The course was a nice tour of Rome, including some of the non-touristy areas. But one of the most exciting things was running up to the Vatican City and having a photo op with St. Peter’s in the background. There were runners from all over the world, but mostly Europe. Everyone’s bib had their name and country flag so you could see where they were from. I enjoyed listening to all the languages spoken on the course, and sharing the experience with these folks even if we didn’t speak the same language.
|Piazza San Pietro|
|Piazza Navona in the rain|
Later in the race I met Andrea, who lives in New York. We ran together for a little bit, and then I saw her again after the finish. Also toward the end of the race we ran through some very exciting points along the course. There were a lot of cobblestones in the last few miles, but there was also the Piazza Navona and the Piazza del Popolo, and all the spectators and tourists there. These last few miles I was motivated to pick up the pace but I had to be careful because it started pouring again. I’m not very steady on dry cobblestones, let alone wet ones. When we had short spurts on asphalt, I had the energy and confidence to run faster. After enduring a killer uphill in a tunnel, the last kilometer was pretty much downhill and I felt great. Still, I had to be careful on those last cobblestones before crossing the finish with the Colosseum in the distance.
|Running into the finish looking seriously ready to be done|
In the finish chute, there were a couple men dressed as Roman soldiers. I wanted to stop for a photo, but I just couldn’t. I wish they’d been on the other side of the finish line for a photo. I was so happy to be done! I was soaking wet, chafed, and with sore feet, quads and knees (I blame the cobblestones). I got my medal and my goodie bag of food, which contained two bottles of water, a bottle of Powerade, a chocolate milk and a couple snacks. There could have been more substantial food, but at least there was a bag to carry the bottles so I didn’t need to juggle them. I retrieved my backpack, but there wasn’t much in it except for a dry t-shirt. I hadn’t brought any clothes for warming up because I thought I’d have the opportunity to buy a jacket. At least I could swap out the thoroughly soaked shirt for the walk back to the hotel, and the backpack was perfect for carrying everything.
|Looking back at the finish line after crossing it|
|Walking away from the finish toward the Coliseum and bag check|
|With Andrea at the finish|
There was no after party to speak of. Everyone pretty much dispersed after picking up their bags. I absolutely needed to sit for a few minutes to rest my feet, but there wasn’t a good place to do this, and I was still in the fenced-in runners only area. I found a spot and stopped for a few minutes, but it was still wet and I was cold. I needed to get back to the hotel and get warm and dry. Unfortunately, I had to walk completely out of my way again. I passed a pizza carry-out on the way and stopped for some pizza and a beer to go. I got a look for the cashier when I paid with a soaking wet 10 euro note, but what could I do? They understood that I had just finished the marathon as I was in my running clothes and medal.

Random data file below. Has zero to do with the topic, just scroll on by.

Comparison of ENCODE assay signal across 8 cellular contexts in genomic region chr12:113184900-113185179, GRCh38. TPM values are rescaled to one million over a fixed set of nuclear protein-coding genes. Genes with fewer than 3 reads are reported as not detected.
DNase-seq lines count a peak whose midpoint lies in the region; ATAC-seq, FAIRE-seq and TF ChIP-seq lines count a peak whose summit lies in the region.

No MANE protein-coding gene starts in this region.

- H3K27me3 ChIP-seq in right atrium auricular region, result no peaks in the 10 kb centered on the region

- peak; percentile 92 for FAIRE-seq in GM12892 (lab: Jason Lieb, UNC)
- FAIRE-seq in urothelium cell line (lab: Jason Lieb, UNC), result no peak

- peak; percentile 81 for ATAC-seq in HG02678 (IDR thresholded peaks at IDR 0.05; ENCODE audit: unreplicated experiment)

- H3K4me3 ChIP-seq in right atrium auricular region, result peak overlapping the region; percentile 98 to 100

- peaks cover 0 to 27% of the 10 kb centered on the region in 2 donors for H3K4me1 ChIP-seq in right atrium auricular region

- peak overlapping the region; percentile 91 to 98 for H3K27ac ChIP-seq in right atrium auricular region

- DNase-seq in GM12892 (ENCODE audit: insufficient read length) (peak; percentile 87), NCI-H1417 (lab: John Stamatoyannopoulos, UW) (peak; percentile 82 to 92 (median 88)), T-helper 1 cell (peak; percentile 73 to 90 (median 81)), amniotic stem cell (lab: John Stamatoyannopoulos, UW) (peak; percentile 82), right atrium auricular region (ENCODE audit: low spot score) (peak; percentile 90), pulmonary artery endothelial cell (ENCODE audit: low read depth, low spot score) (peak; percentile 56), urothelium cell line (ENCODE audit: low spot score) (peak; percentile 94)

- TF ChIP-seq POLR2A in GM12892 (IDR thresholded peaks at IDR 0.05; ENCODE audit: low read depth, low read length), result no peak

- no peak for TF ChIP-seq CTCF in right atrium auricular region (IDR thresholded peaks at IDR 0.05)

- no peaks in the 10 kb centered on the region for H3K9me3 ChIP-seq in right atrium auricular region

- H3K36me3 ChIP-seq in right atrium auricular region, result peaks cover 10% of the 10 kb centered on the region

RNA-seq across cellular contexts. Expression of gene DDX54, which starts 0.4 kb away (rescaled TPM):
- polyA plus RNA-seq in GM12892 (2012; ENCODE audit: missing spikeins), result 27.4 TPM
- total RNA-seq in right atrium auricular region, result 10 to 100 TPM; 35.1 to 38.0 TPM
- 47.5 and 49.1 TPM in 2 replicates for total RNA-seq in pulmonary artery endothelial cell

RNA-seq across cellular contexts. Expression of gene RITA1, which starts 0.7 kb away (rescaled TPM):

For those who are interested in running this race, here are some things you may want to know:
- There are about 20,000 participants, probably fewer.
- Anyone can register as it is not hard to get in. There is no lottery or time qualification.
- The swag was good: tech participant shirt, nice backpack, and custom medal each year.
- Aid stations are about every 5 kilometers (this is common for many Euopean marathons) and contain cups or bottles of water, Powerade, and some had fruit. You can take a bottle from each aid station and hang onto it until you need another one. I mixed my electrolyte powder in a bottle and ran with it, taking cups of water from some of the aid stations.
- There were several sponge stations, which might have been nice on a dry day, but I found sponges to be unnecessary with the rain.
- There were several bands/DJs on the course for entertainment.
- Some parts of the course had few spectators, but others (the tourist areas) had great spectators.
- One of the registration requirements is to have a medical certificate signed and stamped by your doctor. A way to get around this for Americans is to join USATF for $30 and provide proof of membership in lieu of the medical certificate. This is silly since USATF doesn’t verify your medical fitness, but it’s an option. They are serious about the medical certificate and it (or the USATF documentation) must be uploaded to your registration account prior to the race).